Gapminder: Animating the World’s Data

April 3, 2009
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Gapminder is non-profit organization that makes social, environmental and economic development data from all the countries of the world available and accessible to all, for free. They have also created the Gapminder World tool, which lets you plot these data variables in a scatterplot: for example, life expectancy versus per-capita income, with a point size of population. Then (and this is the cool bit), you can animate that scatterplot over time, and see how the relationship changes between (say) 1901 and 2001.

You can see this animation in action in the video 200 Years That Changed the World. Hans Rosling narrates as you see the countries of the world improve their life expectancy and income together from 1809 onwards. Called out for particular attention are relative behavior of China and the USA. 

Rosling gave an entertaining speech at the 2006 TED conference to introduce Gapminer. His presentation there is a perfect illustration about how presenting data in an informative way, and coupling it with a compelling story, can make even “dry” data interesting. It’s not just the animation showing the progression over time that makes it compelling: his calling out individual countries,

Gapminder is non-profit organization that makes social, environmental and economic development data from all the countries of the world available and accessible to all, for free. They have also created the Gapminder World tool, which lets you plot these data variables in a scatterplot: for example, life expectancy versus per-capita income, with a point size of population. Then (and this is the cool bit), you can animate that scatterplot over time, and see how the relationship changes between (say) 1901 and 2001.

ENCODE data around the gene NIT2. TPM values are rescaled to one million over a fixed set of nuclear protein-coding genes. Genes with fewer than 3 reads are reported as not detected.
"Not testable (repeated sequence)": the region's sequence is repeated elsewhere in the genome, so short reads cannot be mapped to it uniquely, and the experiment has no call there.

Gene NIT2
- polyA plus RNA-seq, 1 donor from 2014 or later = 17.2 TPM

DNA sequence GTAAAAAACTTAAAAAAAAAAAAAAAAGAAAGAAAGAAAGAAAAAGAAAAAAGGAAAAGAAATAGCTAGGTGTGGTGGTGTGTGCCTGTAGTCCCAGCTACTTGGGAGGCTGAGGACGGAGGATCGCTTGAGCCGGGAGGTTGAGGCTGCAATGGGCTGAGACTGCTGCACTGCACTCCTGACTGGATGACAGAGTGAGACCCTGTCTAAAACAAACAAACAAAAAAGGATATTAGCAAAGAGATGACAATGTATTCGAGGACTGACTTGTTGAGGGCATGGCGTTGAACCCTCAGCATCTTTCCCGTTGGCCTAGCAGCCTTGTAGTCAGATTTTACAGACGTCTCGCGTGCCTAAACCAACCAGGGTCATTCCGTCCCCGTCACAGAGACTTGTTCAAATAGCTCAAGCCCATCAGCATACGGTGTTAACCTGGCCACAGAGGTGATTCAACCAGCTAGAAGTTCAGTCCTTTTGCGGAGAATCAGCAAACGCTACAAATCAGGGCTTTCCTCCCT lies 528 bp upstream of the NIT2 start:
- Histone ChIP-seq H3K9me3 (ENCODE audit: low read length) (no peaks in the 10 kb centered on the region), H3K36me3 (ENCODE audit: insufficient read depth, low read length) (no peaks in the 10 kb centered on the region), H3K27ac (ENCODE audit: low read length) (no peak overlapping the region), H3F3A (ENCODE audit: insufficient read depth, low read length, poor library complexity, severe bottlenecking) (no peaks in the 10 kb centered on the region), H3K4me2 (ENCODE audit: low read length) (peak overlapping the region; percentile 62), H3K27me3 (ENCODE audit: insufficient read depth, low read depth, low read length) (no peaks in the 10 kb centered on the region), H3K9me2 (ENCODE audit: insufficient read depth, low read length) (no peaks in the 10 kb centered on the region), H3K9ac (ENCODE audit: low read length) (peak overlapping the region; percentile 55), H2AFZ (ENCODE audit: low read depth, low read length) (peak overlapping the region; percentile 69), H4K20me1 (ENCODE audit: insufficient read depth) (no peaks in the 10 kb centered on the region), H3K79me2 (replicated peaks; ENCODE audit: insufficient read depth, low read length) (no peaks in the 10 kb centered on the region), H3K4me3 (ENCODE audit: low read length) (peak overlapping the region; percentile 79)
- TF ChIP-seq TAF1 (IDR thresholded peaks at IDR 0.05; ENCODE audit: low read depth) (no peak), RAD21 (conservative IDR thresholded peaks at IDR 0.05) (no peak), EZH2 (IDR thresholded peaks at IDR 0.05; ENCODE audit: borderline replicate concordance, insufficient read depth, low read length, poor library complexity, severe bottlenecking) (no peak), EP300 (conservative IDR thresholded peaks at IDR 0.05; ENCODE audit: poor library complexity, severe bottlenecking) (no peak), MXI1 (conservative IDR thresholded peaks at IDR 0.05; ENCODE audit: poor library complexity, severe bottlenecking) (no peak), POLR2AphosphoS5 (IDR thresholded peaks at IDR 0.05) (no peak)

You can see this animation in action in the video 200 Years That Changed the World. Hans Rosling narrates as you see the countries of the world improve their life expectancy and income together from 1809 onwards. Called out for particular attention are relative behavior of China and the USA. 

Rosling gave an entertaining speech at the 2006 TED conference to introduce Gapminer. His presentation there is a perfect illustration about how presenting data in an informative way, and coupling it with a compelling story, can make even “dry” data interesting. It’s not just the animation showing the progression over time that makes it compelling: his calling out individual countries, and especially drilling down beyond averages for regions and countries to show the variation within them, really makes this an effective presentation of the data. He remarks at the end that “statisticians don’t like this”, but I have no idea why: to me, this is an outstanding exploratory and (as he suggests) hypothesis-generating tool.

It would be great to create similar animated charts in R — anyone know a way to do that?